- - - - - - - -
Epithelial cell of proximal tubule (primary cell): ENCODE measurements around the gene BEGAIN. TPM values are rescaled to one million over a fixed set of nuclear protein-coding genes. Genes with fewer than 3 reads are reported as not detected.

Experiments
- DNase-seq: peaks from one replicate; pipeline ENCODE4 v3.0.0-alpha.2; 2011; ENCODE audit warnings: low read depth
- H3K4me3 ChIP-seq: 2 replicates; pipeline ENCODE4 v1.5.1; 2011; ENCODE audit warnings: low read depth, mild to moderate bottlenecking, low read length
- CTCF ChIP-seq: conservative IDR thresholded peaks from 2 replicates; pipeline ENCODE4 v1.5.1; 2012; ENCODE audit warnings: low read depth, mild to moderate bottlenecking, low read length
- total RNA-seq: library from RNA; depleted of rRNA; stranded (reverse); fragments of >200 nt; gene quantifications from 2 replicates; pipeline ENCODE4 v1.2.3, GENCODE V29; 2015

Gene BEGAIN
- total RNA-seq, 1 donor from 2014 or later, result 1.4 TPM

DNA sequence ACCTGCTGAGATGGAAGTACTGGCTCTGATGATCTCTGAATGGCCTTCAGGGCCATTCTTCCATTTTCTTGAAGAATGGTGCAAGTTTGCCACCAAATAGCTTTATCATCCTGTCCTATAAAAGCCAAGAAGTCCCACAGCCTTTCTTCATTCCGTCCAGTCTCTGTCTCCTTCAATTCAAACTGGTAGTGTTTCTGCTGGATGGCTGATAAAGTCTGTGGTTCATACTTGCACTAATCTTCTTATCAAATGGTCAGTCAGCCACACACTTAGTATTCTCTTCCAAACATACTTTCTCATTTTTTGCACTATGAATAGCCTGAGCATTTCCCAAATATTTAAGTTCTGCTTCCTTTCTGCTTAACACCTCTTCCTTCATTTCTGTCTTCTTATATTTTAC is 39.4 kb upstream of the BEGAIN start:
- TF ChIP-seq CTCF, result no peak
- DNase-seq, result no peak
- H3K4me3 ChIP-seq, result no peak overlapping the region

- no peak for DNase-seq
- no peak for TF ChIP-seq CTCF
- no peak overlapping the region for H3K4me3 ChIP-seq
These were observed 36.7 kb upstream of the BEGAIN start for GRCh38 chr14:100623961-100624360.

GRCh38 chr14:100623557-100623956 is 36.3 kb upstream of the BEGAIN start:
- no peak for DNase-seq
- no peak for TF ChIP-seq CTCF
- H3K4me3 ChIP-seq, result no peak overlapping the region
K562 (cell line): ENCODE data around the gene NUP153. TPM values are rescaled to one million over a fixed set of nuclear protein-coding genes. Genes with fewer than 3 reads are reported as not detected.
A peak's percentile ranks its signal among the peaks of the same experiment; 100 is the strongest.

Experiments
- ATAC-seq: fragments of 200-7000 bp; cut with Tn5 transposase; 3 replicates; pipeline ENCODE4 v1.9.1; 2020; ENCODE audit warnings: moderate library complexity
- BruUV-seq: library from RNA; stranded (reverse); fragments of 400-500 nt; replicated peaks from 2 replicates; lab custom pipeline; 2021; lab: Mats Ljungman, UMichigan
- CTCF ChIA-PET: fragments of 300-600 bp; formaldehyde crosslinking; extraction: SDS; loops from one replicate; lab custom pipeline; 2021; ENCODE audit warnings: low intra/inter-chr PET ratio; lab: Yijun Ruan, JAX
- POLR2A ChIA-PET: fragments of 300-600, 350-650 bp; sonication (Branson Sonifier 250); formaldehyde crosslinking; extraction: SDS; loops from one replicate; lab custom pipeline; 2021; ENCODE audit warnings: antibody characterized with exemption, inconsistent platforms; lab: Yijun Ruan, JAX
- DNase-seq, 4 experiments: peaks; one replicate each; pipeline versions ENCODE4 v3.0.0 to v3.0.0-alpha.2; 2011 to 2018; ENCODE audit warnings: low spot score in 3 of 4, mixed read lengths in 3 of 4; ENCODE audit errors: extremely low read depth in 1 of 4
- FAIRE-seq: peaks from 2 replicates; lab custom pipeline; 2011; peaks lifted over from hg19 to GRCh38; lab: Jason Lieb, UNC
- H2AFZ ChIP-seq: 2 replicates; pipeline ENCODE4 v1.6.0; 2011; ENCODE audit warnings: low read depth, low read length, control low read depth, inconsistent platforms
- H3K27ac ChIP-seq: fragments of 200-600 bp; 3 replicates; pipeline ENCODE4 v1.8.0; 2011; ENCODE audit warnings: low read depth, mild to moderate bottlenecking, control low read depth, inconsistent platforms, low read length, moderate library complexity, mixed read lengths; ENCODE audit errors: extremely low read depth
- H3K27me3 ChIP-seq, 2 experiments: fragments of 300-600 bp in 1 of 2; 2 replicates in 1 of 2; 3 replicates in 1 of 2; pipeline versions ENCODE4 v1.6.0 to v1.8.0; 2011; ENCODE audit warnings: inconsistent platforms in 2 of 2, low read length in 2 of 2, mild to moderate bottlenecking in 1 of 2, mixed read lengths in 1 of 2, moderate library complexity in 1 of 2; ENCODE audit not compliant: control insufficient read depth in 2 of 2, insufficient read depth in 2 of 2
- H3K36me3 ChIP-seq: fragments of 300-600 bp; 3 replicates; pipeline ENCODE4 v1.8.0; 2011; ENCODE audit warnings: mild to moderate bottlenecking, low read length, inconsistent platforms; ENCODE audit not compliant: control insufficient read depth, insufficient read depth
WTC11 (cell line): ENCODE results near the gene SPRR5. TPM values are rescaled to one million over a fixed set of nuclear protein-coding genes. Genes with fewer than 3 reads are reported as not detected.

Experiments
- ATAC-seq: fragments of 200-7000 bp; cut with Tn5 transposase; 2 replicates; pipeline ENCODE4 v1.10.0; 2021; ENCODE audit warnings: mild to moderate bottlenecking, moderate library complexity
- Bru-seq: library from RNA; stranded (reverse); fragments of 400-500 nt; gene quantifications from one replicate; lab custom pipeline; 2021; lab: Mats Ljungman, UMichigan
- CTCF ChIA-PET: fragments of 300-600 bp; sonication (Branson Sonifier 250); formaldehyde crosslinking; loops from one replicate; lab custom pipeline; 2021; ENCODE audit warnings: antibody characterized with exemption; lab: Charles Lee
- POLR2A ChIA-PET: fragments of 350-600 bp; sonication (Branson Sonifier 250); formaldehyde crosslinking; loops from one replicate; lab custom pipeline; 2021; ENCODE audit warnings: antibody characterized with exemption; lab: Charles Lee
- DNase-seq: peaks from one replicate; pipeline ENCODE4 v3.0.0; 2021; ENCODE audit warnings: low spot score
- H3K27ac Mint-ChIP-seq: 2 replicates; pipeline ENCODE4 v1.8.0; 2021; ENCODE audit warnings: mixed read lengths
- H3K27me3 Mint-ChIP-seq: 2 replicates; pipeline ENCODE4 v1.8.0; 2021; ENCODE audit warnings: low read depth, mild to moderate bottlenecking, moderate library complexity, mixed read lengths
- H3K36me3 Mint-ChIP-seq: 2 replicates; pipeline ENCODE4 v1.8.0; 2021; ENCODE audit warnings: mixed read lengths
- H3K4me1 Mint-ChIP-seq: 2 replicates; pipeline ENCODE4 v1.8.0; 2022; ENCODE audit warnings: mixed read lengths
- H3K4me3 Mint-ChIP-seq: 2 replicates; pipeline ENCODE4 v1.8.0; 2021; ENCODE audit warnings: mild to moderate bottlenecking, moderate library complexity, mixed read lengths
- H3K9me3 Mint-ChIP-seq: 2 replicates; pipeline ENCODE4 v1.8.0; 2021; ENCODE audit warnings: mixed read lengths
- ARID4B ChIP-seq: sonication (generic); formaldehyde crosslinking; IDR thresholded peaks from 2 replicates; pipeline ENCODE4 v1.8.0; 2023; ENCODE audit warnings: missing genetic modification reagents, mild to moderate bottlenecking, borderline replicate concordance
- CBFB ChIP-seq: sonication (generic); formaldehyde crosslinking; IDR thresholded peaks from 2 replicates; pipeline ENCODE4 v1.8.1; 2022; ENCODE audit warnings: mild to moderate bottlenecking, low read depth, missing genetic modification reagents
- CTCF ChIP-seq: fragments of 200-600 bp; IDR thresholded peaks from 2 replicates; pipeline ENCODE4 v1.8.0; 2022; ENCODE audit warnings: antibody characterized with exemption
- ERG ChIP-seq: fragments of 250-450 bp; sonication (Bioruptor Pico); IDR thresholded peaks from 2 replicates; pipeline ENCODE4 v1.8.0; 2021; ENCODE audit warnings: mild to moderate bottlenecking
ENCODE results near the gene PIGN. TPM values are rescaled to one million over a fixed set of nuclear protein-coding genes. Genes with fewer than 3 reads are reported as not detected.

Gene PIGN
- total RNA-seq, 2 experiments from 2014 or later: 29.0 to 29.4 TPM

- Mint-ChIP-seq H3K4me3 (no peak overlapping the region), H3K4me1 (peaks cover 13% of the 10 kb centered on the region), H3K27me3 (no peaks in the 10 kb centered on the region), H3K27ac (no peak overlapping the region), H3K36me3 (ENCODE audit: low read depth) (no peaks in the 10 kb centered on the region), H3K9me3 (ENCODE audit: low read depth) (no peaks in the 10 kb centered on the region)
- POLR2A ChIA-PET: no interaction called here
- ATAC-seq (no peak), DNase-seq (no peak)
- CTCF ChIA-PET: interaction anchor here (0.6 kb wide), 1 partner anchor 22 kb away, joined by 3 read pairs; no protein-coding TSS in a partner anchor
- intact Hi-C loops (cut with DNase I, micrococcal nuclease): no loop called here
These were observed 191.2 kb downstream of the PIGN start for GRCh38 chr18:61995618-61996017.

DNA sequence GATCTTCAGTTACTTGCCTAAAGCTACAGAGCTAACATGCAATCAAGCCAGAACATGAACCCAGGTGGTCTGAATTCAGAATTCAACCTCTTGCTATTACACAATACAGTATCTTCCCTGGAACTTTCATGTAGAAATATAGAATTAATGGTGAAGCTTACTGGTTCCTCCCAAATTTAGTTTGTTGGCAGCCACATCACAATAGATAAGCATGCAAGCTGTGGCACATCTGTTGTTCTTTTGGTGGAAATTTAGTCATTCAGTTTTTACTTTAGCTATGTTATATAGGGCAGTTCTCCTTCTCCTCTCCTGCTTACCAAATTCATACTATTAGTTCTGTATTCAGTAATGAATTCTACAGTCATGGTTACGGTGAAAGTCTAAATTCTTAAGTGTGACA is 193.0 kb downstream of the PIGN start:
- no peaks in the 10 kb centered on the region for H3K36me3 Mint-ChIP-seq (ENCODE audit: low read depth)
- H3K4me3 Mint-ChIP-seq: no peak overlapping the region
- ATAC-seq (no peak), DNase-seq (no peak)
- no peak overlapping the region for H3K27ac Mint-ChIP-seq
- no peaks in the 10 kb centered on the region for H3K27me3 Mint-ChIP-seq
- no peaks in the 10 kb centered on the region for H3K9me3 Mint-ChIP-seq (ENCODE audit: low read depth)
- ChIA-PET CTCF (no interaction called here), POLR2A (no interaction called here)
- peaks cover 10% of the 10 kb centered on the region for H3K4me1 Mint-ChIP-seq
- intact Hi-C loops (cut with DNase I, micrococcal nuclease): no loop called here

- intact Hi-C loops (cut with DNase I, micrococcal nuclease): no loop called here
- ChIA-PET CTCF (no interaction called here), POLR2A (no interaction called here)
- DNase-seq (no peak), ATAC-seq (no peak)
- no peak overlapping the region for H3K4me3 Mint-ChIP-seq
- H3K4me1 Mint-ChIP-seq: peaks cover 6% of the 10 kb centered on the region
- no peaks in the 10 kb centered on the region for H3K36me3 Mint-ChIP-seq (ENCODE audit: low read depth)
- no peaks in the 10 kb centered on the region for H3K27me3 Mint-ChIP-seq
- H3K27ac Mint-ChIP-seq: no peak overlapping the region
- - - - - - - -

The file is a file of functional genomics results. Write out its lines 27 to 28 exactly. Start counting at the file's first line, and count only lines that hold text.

- POLR2A ChIA-PET: fragments of 300-600, 350-650 bp; sonication (Branson Sonifier 250); formaldehyde crosslinking; extraction: SDS; loops from one replicate; lab custom pipeline; 2021; ENCODE audit warnings: antibody characterized with exemption, inconsistent platforms; lab: Yijun Ruan, JAX
- DNase-seq, 4 experiments: peaks; one replicate each; pipeline versions ENCODE4 v3.0.0 to v3.0.0-alpha.2; 2011 to 2018; ENCODE audit warnings: low spot score in 3 of 4, mixed read lengths in 3 of 4; ENCODE audit errors: extremely low read depth in 1 of 4